For this final instalment on creating photo panoramas, I kindly ask the more scientific-minded reader look away for a minute … Ahem.
Now, here are two techniques that many will not consider to be true panos but reproduce the important dynamics and are fun to use.
A very funny way of taking the individual frames that will make up a panorama is to drift past the scene, in a car, on foot, on a bike or by boat. Rather than rotate your body to encompass the whole scene, you keep your camera aimed straight ahead at right-angles with the subject and capture it bit by bit in parallel chunks.
In the example above, a Çırağan Palace was used in low light from a cruise boat on the Bosphorus, in Istanbul. 5 frames were used by AutoPano Pro to create this view. As the boat didn’t stay at a constant distance from the shore (during the minute long drift) the perspective appears curved at the bottom of the frame.
Strangely enough, Photoshop had a lot of trouble understanding the data, producing all manner of weird results, the least disturbing being the one below (after 40 minutes of number crunching and 3Gb of RAM used permanently). At least the shoreline is straight.
This technique is particularly useful when you are close to your subject and do not have access to a view camera with large shift movements. Swinging your camera would mean a lot of perspective work for your stitching software. Here’s a second example of a door in a very narrow street in Provence. I took 3 frames at different heights (upright, crouching, on my knees) keeping my camera parallel to the door and taking care to alter the lens-subject distance between frames.
It would probably be a lot of fun for cityscapes and street scenes such as markets. Anyone tried it before ?
This is a bonus track that many wouldn’t consider legitimate but I think is very interesting.
Vignetting creates a frame within a frame and keeps the viewer’s attention focused where the photographer wants it to be. In the example below (still Çırağan Palace, in Istanbul) vignetting is mainly to the sides and prevents the eyes from leaving the frame laterally. The photo is all about presenting the Palace and its prime location on the waterfront. It is static and beautifying. There’s a subtle composition play between the stairs and evacuation “waterfall” so that the eyes scan the palace’s façade and the vignetting makes sure nothing outside of it can grab the attention.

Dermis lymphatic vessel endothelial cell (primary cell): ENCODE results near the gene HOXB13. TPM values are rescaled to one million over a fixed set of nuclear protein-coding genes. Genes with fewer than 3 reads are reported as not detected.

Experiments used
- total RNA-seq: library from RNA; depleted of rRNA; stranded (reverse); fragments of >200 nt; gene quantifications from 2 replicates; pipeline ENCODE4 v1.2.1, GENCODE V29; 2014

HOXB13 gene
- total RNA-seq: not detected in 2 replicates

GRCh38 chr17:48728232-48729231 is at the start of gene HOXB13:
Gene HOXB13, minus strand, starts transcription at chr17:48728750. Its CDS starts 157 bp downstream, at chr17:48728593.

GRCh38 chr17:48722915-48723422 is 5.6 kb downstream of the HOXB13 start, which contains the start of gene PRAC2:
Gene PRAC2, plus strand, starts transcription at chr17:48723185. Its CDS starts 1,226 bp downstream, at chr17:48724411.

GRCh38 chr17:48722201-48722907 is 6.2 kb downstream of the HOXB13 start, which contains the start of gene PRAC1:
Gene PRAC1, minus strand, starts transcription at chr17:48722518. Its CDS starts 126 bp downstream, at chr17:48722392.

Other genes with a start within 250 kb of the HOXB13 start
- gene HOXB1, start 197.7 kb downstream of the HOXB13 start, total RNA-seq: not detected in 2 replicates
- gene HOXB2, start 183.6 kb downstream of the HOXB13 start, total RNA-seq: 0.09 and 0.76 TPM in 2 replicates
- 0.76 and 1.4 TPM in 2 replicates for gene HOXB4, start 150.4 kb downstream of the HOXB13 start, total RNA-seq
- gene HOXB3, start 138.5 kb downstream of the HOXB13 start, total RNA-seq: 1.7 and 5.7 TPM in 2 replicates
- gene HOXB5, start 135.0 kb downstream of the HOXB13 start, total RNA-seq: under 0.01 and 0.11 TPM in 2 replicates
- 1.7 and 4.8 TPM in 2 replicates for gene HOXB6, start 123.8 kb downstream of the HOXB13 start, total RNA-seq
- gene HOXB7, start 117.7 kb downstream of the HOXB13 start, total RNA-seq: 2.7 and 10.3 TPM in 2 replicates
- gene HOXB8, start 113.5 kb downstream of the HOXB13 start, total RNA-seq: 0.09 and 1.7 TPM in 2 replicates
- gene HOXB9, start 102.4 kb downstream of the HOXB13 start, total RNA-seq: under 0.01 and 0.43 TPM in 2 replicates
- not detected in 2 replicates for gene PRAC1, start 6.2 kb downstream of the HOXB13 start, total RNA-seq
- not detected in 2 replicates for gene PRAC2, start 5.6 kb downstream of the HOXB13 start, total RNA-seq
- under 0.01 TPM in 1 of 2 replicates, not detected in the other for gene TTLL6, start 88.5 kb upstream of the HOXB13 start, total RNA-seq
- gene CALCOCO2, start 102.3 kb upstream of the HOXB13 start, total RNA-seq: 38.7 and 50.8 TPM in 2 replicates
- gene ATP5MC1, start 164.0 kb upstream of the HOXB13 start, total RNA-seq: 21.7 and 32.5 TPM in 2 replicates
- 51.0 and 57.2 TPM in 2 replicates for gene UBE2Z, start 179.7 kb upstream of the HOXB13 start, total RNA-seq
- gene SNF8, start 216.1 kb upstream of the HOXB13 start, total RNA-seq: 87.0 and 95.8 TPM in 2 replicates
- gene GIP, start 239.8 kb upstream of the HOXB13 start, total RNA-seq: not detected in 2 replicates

It is easy to create the opposite impression through the use of horizontal vignetting at the top and bottom of the frame and none on the lateral edges, so that the eyes never want to go to the darker parts and are forced to roam the frame horizontally. While not technically a panoramic photograph, the effect is similar in that it creates dynamism.
While totally uncropped, this image conveys movement towards the right through the use of a vanishing point and strong darkening of clouds and water. See also the very first image.
For most subjects and purposes, the cropping technique is by far the simplest and most satisfying, because it lets you choose the final frame in the comfort of your home.
If ultimate file size and quality are your priority, the swing and stitch is called for and I do recommend investment in AutoPano Pro, a good (smooth and stable) panning platform and a low distortion lens.
I bought the Mirex specifically for a series of vertical street panoramas in Marseilles that is still waiting for free time and meteorological conditions to align. I doubt that I will keep it after that in spite of the high quality, tilts and fun factor. It’s a bit more weight, a bit more work for a format I simply don’t use often enough.
If you’re just starting out, don’t constrain yourself too much and experiment. Simply stay clear of the exaggerated aspect ratios that most cameras suggest for marketing purposes. If you get a little more serious about it, try projects involving a large number of consistent panoramas and try to keep aspect ratios constant. It is all too easy to produce a jumble of images that are very difficult to present together. The 2:1 format often feels very stiff. 2.4:1 is a good place to start.
Have fun and tell me what works out for you!
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